For all their "sovereign" trademark, SWFs operate independently and their objective is to achieve reasonable returns on their investment over the long term. There shouldn't be any concern about their operations.
Q: We know that SWFs have tried to clear up misconceptions about their identity by working out an agreement, called Generally Accepted Principles and Practices (GAPP) or the "Santiago Principles". What is the background to that?
A: Some people started to feel a bit uneasy when they saw increased investments made by SWFs in a number of countries, particularly in mergers and acquisitions, infrastructure, mining, etc.
The perception of their growing impact on mature economies feeds into worries about threats to national security, and control over their domestic economy.
It was surprising that the capital flows to those advanced countries have created such a political backlash. It was therefore necessary, and quite urgent for that matter, to handle this problem.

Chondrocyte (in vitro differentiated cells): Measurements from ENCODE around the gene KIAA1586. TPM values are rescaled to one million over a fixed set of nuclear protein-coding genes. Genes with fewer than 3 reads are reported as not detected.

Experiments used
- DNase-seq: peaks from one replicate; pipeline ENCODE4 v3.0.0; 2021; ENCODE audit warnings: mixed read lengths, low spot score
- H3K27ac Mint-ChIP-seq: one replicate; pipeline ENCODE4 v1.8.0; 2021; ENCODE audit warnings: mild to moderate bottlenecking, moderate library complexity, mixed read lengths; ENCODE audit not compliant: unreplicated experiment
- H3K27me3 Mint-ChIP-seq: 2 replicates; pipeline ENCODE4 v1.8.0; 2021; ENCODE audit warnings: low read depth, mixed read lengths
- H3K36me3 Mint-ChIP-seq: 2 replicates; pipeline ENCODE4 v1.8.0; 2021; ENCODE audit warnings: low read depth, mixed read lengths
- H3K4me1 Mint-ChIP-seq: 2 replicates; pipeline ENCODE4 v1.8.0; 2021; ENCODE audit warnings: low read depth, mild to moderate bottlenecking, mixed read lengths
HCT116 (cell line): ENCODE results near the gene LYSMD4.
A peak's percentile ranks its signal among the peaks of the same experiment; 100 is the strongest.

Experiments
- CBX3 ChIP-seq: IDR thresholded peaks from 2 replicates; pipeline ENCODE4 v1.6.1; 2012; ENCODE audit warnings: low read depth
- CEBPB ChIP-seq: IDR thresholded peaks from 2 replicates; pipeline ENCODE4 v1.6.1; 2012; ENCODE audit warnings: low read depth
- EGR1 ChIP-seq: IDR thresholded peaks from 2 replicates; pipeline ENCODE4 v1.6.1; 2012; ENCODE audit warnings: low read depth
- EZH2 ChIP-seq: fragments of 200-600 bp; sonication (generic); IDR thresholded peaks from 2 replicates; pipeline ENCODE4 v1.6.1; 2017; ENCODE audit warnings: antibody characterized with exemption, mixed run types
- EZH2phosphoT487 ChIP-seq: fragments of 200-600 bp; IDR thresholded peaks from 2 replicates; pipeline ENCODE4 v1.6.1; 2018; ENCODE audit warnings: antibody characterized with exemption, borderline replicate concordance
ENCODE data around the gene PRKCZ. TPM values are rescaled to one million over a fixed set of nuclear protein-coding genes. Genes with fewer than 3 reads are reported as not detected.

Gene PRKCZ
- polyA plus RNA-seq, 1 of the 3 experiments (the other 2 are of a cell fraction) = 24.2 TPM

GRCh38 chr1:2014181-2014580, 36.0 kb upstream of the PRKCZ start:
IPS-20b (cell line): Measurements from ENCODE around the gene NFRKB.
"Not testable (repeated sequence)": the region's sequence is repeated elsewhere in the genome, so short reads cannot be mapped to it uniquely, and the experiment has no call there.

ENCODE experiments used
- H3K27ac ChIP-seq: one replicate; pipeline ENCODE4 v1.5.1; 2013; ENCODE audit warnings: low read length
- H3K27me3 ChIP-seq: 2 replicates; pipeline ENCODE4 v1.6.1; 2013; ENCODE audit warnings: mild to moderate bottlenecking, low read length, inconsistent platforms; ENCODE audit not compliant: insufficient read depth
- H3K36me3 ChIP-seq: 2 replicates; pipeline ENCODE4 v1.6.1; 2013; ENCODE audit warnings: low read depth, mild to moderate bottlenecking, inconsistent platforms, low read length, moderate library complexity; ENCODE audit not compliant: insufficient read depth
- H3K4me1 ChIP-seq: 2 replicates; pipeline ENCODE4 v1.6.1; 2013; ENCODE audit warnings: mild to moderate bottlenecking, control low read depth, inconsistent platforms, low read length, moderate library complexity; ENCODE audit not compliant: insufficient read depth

Q: Was there any official response from mature economies seen as targets of SWFs' investments? Has there been formal communication between them?
A: Yes. The mature economies were worried about the geopolitical motives of the SWFs as they expanded their business activities into a whole range of sectors, which seemed to resonate across the entire world. It goes without saying that the major advanced countries would like to bring them under a kind of control or restraint.
In October 2007, the communiqu issued by the G7 Summit demanded that the international community should work out standards governing the best practices of SWFs, such as corporate governance, risk management, transparency and accountability.
Indeed, it was the demand of the G7 which led to the decision to authorize the International Monetary Fund to work with SWFs to produce such principles.
Q: It seems that the G7 has a major role to play in this regard. What do you think are the major factors that have made it possible for SWFs to accept the G7's demand? And what exactly is the role which the IMF has played throughout this entire process?